Among the many lessons and observations from this overwhelming pandemic is that musicians need as many outlets as possible to perform. Every setting is a game. Driveways and parks, street corners and backyards can all serve as meeting places, especially when the weather turns mild. New indoor venues are equally essential, and a slew of shows in unexpected locations around the city testify to the continued search for concert options.
Best known for his all-encompassing stylistic approach to the accordion, Sam Reider celebrates the release of his stunning new solo piano album Petrichor Sunday afternoon at the Berkeley Piano Club, the Southside performance space that doesn’t often host jazz gigs. A San Francisco native who returned from New York City shortly before the pandemic to earn a graduate degree in composition at San Francisco State, Reider decided to document some of the new music he had written.
“I wanted to do something to showcase my piano playing, something that I didn’t bring to the fore and felt underrepresented,” he said.
Reider performed internationally on State Department-sponsored tours with the New York-based Silver City Band, which also included Berkeley-raised bassist Noah Garabedian. While the musicians were all steeped in jazz, Silver City created a sound equally influenced by folk rock and western swing, as well as folk styles encountered while traveling through Asia. Mentored by French composer and horn player David Amram, whose career includes recordings with Dizzy Gillespie, Jack Kerouac, Willie Nelson, Langston Hughes, Pete Seeger and Leonard Bernstein, the band absorbed new sounds with each new musical assignment.
Reider brings a similar sensibility to his band Human Hands and his solo piano works. The new album “is more in the jazz world,” he said. “Half is composed and the other half is more improvisational. I wanted to do something with those contrasts. Reider performs an entirely different program on August 20 at the Red poppy art house with Venezuelan cuatro master Jorge Glem.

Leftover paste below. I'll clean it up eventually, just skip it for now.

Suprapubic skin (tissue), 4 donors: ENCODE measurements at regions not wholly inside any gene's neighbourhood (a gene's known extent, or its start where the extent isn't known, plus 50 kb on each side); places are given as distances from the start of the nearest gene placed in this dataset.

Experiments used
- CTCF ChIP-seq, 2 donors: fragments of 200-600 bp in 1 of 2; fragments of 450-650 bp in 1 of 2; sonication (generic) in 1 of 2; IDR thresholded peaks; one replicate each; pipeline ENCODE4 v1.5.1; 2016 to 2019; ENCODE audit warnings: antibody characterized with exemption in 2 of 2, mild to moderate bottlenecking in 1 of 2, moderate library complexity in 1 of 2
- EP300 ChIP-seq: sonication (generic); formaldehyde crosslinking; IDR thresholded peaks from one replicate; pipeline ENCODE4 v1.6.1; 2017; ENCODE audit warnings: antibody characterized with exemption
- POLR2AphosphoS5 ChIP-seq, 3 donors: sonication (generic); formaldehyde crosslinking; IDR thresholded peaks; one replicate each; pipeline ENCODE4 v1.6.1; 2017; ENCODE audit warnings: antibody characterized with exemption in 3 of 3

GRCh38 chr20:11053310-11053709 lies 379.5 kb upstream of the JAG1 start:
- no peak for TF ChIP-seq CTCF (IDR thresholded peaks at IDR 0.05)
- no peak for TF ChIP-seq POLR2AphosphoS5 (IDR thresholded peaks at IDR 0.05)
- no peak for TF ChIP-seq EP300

Vividly evocative, Reider’s solo piano music reflects his ears wide open. His elegiac piece “Emahoy” was inspired by the extraordinary Ethiopian pianist and composer Emahoy Tsegué-Maryam Guèbrou. The title track was inspired by a West African balafon player he often met in Grand Central Station late at night, “playing these amazing ostinatos and singing,” he said.
“I would take out my accordion and try to jam with him, which was tricky because his balafon was tuned in F sharp, which is a difficult key for the accordion. But I love this music, and I had an ostinato idea inspired by him. I love some of Keith Jarrett’s ostinato-based improvised solo piano music and have tried for years with varying effects. I decided it deserved to be composed more, to make it something more than a jam.
A jazz piano recital at the Berkeley Piano Club is not very long, but the Outsound New Music Summit at the Berkeley Finnish Hall requires some explanation. From July 29 to August 29. 1, the festival brings together many of the region’s most daring musical explorers, beginning Friday with the double bill of ROVA Saxophone Quartet and trombonist Rob Ewing’s Long Tone Sally, an experimental trombone choir that includes Adam Theis, CL Behrens, John Gove, Jon Hatamiya, Jonathan Seiberlich, Marty Wehner, Patrick Malabuyo, Scott Larson, Spencer Sussman, Wayne Wallace, Will Shannon, and Berkeley High alum Danny Lubin-Laden.